Through older people’s associations all over the region, we are already delivering practical projects on the ground addressing the full range of older people’s needs.  These include home care services, HIV/AIDS programmes, advocacy work, social protection training, and income-generating programmes.  Through these projects, the network successfully helps thousands of older people and their communities.   Our job for the future is to advance this work and show governments in the region, by example, how they can, individually and in partnerships, help many, many more.

 Find out more about our international work

Find out more about our partner HelpAge International

 

4 responses to “Ageing in Asia Pacific

  1. Hi Camilla,

    Great summary of HelpAge’s work in Thailand and the region. We’re glad to have you working with us for the next few months!

    Just as an aside, I thought I would point people to some more detailed information on HelpAge’s work with older people’s associations which supports older people to access healthcare, fight for their rights and gain an income. You can also see some inidivual stories of older people who we have worked with: http://www.helpage.org/what-we-do/health/associations-in-asia/

    Sarah (from HelpAge)

  2. Dear Mike Bradley, the older population of the world is not my concern, so don’t go there with this discussion we are having, as its the older people of the UK who I represent not the World. I’m taking about help being taken away from the older generation of the UK. Age concern are no more I gather, taken over by AGE UK. As and when Age concern were in business they didn’t state about funding abroad, although majority of people believed they were acting for the old people of the UK, but as you no doubt know that wasn’t the case. I state that AGE UK are and it must be addressed at the highest level, miss-leading the British public with donations and funding etc using their trading name as. AGE UK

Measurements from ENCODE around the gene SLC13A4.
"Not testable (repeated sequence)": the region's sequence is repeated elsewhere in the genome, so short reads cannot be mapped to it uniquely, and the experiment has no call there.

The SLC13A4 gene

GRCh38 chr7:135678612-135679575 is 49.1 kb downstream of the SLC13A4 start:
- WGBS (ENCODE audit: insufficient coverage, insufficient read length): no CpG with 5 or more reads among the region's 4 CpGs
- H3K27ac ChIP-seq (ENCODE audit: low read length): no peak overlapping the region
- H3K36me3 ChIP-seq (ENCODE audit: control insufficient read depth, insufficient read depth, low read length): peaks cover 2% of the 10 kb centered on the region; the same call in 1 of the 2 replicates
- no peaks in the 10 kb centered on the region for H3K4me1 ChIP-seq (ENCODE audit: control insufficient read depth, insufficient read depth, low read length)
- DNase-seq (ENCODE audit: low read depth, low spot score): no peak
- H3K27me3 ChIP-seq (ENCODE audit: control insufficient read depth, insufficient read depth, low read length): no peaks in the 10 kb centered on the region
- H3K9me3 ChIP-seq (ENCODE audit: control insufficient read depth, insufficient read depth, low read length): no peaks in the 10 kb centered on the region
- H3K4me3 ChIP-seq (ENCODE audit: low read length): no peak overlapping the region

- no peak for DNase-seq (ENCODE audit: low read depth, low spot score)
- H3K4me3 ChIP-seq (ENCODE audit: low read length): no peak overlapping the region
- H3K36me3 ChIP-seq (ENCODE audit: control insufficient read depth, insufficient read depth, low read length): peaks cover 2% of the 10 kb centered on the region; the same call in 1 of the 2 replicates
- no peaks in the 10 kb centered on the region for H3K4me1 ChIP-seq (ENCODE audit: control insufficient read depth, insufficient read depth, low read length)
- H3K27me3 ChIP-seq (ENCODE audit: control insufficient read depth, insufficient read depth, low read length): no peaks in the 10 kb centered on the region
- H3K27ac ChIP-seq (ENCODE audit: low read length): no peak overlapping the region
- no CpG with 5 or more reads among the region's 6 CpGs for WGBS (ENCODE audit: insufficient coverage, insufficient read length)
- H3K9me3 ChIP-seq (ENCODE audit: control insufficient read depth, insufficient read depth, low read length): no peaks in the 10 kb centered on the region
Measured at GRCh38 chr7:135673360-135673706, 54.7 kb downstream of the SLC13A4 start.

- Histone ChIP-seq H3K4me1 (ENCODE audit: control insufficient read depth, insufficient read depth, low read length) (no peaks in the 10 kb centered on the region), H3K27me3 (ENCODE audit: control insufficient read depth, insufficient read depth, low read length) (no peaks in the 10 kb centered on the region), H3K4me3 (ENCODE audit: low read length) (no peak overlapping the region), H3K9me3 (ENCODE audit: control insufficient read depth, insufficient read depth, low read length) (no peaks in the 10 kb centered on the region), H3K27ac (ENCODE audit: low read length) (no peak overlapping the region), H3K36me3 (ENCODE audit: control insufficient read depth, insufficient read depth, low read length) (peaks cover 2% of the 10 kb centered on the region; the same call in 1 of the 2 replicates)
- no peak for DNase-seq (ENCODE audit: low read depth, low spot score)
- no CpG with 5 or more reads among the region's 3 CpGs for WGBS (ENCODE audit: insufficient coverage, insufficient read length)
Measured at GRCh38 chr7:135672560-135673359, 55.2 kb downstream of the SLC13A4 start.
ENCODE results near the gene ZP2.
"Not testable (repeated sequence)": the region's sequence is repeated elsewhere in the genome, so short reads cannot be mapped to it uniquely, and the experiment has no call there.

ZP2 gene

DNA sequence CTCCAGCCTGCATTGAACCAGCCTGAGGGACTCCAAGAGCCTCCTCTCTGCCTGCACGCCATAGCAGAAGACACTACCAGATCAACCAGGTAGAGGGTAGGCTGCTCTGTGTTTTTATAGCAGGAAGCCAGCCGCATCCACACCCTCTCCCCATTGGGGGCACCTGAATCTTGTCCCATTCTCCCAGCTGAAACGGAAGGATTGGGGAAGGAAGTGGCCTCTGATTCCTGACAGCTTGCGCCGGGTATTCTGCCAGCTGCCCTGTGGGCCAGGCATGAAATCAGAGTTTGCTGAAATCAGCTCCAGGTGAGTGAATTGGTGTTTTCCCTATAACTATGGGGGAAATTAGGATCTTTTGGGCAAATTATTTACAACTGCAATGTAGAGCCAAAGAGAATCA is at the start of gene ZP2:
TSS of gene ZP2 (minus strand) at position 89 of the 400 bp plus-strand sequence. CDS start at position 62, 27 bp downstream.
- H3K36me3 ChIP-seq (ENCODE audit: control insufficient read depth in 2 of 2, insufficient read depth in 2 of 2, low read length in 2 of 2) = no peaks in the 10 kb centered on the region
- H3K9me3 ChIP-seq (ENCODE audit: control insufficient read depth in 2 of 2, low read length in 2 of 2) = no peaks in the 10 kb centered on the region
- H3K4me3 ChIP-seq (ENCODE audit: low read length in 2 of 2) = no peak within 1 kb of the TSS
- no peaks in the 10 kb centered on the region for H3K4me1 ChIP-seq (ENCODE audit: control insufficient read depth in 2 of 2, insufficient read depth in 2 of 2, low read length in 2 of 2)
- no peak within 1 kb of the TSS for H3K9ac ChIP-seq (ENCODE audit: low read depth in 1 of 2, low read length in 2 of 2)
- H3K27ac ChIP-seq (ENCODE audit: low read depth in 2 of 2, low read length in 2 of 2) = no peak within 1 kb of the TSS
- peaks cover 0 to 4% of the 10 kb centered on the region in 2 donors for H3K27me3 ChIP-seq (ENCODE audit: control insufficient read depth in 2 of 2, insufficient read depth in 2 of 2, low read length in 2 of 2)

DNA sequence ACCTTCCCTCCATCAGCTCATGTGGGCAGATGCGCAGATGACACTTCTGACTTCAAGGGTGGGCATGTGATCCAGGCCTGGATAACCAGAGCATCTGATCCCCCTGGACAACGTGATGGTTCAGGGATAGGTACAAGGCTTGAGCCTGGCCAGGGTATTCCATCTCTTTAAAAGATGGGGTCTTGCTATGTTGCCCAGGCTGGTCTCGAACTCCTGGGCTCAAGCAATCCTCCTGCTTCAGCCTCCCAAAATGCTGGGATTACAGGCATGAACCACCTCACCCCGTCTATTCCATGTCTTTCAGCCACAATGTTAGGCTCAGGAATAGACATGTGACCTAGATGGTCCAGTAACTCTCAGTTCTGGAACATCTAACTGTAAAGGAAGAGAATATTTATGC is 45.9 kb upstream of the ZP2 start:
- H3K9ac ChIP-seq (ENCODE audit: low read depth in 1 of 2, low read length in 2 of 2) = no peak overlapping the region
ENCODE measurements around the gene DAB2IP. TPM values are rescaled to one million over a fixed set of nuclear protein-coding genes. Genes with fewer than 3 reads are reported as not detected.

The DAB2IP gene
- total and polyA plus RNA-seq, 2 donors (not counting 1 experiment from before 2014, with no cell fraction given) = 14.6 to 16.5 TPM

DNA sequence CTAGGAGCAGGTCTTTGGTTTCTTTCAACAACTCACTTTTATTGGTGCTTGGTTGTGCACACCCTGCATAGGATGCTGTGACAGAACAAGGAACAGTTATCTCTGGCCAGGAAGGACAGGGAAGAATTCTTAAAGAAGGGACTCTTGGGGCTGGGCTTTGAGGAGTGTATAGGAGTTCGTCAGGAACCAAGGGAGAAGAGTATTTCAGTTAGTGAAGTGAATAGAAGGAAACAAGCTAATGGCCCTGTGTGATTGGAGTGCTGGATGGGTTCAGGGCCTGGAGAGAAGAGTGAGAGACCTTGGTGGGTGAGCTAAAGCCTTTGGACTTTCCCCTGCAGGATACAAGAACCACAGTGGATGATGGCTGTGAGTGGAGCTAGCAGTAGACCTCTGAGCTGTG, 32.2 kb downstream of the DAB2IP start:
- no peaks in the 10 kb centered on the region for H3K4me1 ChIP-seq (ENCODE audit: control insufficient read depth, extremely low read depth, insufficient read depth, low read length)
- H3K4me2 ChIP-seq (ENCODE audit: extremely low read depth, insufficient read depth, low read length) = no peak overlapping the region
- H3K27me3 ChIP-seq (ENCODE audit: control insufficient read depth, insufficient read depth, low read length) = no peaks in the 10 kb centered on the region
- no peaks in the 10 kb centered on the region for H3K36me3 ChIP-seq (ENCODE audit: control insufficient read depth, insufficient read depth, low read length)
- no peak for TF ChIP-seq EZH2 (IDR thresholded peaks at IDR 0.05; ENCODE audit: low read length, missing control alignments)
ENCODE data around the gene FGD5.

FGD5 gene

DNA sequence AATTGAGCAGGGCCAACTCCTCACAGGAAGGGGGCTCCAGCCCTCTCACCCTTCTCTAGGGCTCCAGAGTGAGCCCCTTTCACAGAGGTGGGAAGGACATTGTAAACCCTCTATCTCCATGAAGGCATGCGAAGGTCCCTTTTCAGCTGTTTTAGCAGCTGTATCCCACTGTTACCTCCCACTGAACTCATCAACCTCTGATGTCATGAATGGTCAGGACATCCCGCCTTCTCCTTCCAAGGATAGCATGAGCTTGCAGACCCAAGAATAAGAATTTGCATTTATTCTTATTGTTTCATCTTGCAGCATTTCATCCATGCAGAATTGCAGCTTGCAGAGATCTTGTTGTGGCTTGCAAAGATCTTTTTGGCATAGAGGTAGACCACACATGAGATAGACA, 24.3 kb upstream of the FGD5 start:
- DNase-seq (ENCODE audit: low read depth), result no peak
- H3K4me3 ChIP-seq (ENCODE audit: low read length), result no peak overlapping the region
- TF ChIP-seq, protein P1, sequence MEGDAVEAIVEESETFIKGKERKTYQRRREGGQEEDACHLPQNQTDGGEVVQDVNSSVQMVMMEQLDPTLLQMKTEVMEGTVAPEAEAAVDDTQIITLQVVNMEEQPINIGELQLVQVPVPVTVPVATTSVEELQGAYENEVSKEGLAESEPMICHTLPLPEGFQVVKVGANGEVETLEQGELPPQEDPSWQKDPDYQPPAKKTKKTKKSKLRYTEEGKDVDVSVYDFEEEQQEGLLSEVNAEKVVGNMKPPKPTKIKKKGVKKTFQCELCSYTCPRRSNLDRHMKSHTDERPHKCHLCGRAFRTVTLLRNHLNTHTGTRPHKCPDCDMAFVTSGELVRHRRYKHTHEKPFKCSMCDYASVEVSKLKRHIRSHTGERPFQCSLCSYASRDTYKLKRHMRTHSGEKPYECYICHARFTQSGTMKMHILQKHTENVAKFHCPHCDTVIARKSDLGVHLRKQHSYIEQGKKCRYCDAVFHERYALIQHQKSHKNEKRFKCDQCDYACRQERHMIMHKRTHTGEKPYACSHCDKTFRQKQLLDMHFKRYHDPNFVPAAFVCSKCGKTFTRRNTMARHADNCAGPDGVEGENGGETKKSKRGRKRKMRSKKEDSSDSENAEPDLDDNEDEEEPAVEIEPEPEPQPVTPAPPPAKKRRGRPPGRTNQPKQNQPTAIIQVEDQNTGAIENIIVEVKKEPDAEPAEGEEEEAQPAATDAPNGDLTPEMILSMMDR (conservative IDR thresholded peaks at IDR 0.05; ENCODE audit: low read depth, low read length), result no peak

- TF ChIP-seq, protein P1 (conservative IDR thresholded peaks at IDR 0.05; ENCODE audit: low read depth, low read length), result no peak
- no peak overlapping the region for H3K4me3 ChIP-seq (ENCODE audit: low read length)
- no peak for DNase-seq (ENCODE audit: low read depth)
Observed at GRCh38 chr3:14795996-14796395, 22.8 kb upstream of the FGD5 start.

• Hi Alan – thanks for your comment.

      Age UK has a sister charity called HelpAge International, with whom it works to help improve the lives of poor and vulnerable older people abroad.

      The funds for our overseas work and our UK work are separate, so if you make a regular donation, the money will go specifically towards helping the older people in this country.

      You might find the answers to some of your questions on our website, if you’re worried about how Age UK uses its donations and why we work overseas
      http://www.ageuk.org.uk/about-us/international/our-international-work-faqs/

      Thanks again for taking the time to comment 🙂

  3. Its nice to hear that every penny donated to Age UK stays in the UK. I do hope we have Age UK’s management support with our new charity “Help UK’s Aged,” thank you for your reply